Beth, are you hoping for a 150-day school year next year? Would that make your lazy teacher friends happy?

      • 2022-01-10 at 9:54 am

        My name is Tim. It’s not Beth. Not only do you have the wrong gender — you have the entirely wrong person. Please get with the program!

  • 2022-01-06 at 5:58 am

    Here are some questions a BOS member might ask if they were honestly interested in whether state statute 22.1-79 was being followed by the school board. What is the minimum class size allowable under the budget other than for a handicapped class? What is the minimum bus occupancy size that will be allowable under the budget other than a special ed bus? What is the expected hourly rate being paid for department heads who have a reduced teaching load and now a reduced school day load, including the automatic contribution to retirement, vacations days and expected snow days? Since the quoted figure per student is only operational expenses which does not include capital we should know that estimate as well. 🙂

  • 2022-01-06 at 8:50 am

    A 5% raise for teachers AND $3.3m for collective bargaining. Wow Just Wow.

    • 2022-01-07 at 7:34 pm

      It’s much worse than that. Note that if you are a Step 15 or higher, you are essentially locked in to LCPS. If you move to another district as say a Step 20, that district will only give you a Step 15 salary to start. Same goes for LCPS.

      Yet, LCPS gave our raises no less than 6.2% to all teachers in Steps 13-28. Yep, a retired-in-place 50-yr-old Step 28 teacher earning $120K/year (salary + pension contribution) gets a $5950+ raise. There is 0% chance that teacher leaves for better compensation anywhere else.

  • 2022-01-06 at 12:05 pm

    Just a couple of comments on what appears to be a trojan horse type presentation:
    1 LCPS managers, directors and executives get the SAME percent raise as teachers so please notice how paying teachers more is being emphasized as the sales pitch but significantly more increase in pay comes to management as their starting point is much higher.
    2 Medical coverage is already deeply discounted by LCPS so any increase to costs that also increases the budget means they have already decided to maintain deeply discounted family medical coverage.
    3 IB is a system of education just as the AOS program is which is why it was centralized. LCPS has as a mission critical concern the provision of universal educational quality which by doing IB in only two schools would breach this long held view. Now what is exasperating for me is that the first two years of the AOS program is a transcript numbered course which could be taught at ALL high schools at no added cost yet this Superintendent and this school board. WHY NOT DO THIS?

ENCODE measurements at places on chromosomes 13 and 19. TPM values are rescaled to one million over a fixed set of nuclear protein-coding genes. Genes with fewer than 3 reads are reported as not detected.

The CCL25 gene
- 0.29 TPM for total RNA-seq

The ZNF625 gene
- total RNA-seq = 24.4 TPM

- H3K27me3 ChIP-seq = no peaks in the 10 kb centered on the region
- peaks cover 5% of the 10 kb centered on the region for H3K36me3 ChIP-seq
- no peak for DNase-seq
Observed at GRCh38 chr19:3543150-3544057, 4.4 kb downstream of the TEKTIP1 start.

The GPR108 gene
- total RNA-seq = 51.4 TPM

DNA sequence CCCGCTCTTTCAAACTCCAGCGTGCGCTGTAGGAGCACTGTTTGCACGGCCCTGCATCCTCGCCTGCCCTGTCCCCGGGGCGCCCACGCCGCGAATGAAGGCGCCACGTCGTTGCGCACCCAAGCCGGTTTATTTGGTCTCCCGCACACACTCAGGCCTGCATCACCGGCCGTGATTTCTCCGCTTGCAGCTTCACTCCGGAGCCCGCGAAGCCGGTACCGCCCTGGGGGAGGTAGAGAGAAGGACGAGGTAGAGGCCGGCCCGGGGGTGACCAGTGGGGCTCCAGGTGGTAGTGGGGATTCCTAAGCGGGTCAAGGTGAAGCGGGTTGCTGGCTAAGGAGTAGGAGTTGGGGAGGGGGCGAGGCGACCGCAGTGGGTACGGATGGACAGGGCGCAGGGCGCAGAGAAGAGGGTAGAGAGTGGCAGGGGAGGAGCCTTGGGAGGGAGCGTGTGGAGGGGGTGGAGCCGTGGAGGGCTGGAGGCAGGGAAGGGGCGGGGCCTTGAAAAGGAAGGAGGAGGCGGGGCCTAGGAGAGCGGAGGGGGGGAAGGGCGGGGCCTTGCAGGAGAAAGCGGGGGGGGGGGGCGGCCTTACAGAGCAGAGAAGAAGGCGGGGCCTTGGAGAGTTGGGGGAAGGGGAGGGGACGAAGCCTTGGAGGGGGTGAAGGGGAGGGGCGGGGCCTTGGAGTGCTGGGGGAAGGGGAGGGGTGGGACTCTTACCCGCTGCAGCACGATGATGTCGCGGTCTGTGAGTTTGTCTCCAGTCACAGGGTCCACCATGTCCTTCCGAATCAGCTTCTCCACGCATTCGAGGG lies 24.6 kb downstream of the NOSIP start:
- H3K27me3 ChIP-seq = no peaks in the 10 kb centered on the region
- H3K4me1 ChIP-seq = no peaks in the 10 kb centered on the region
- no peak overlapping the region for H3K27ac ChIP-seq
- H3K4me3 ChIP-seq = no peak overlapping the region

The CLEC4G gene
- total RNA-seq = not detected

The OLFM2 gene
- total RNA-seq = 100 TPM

4 Parental input should be included in the school board review of the. Superintendent plan meaning ONLY employees who have acceptable parental reviews should be eligible for a raise. The continued view that all teachers are the same is pure fiction and should no longer be prescribed to.
    5 Before considering pay scales it would be an appropriate disclosure to show what the current “hourly” pay is for all employees including the automatic, tax free contribution to their pension, vacation payment, 10 snow days and average sick days taken. 🙂

  • 2022-01-06 at 1:45 pm

    Ziegler lied to the school board. He lied to parents. He lied to students. He lied to teachers. He is a sexual predator enabler.

    Even by the already low standards for school superintendents, Ziegler is at the bottom of the pile.

    Loudoun deserves so much better.

  • 2022-01-06 at 2:38 pm

    Loudoun parents need educational reparations for at least the past two years of having to school at home or find alternative educational environments. $1.5B for these government schools is absurd.

  • 2022-01-06 at 2:46 pm

    I’m speechless, but not surprised. I especially like that “year-over-year growth in the budget will once again outpace student enrollment growth.” The teachers receiving a 5% pay increase is generous – my spouse received a 3% raise and I received 2%. Does this mean the teachers are now committed to teaching classes in person?

    Finally, allocating $18,779/student is just another reason why the money needs to follow the child. My children went to parochial schools. It was money well spent and more cost effective than LCPS. Currently, in NoVA, you can send your child to a K-8 parochial school for $7,500-$8,500 and St. Paul VI starts at $18,460 (there is financial assistance available).

    • 2022-01-07 at 7:40 pm

      DLJD, let’s break down the budget a little further.

      1. The FY23 budget sets an all-time high for per pupil spending increases. Typically, LCPS grew per pupil costs by 4.3% per year. This is high compared to all other districts. Note this accounts for enrollment growth already. Last year, that figure bumped up to 7.8%! And this year, the increase in per pupil costs is at an all-time high of 9.6%!!

      2. At the same time, LCPS lowered the number of instructional days in the year. That was their “solution” to learning loss from the pandemic!

      3. Combined with the shorter year, that means that LCPS is spending an astronomical 16.0% more per pupil to provide each instructional hour/day. Compare that to the (regionally high) 4.3% average in #1.

      4. The $18,779 number is just for operational expenses. It doesn’t include the capital costs of the kids. All those things like renovations, paying the bonds to cover school construction, etc. That adds at least $3,000-4,000 per year. Included, that means we could afford to give every parent a $22,000+/year stipend to educate their child. Would any parent keep their kid in LCPS if given that option?

      Besides protecting the “rights” of LCPS teachers to prey on kids and have “virtual snow days” when all other professionals are working, this is the biggest boondoggle in Loudoun history. And not a single teacher has the courage to speak up for the best interests of the students.

  • 2022-01-09 at 6:25 pm


    You have been caught in numerous lies and actively protected a boy that went on to attack yet another high school student.

    Parents are taking their kids out of your unsafe Loudoun schools. You need LESS money, not more.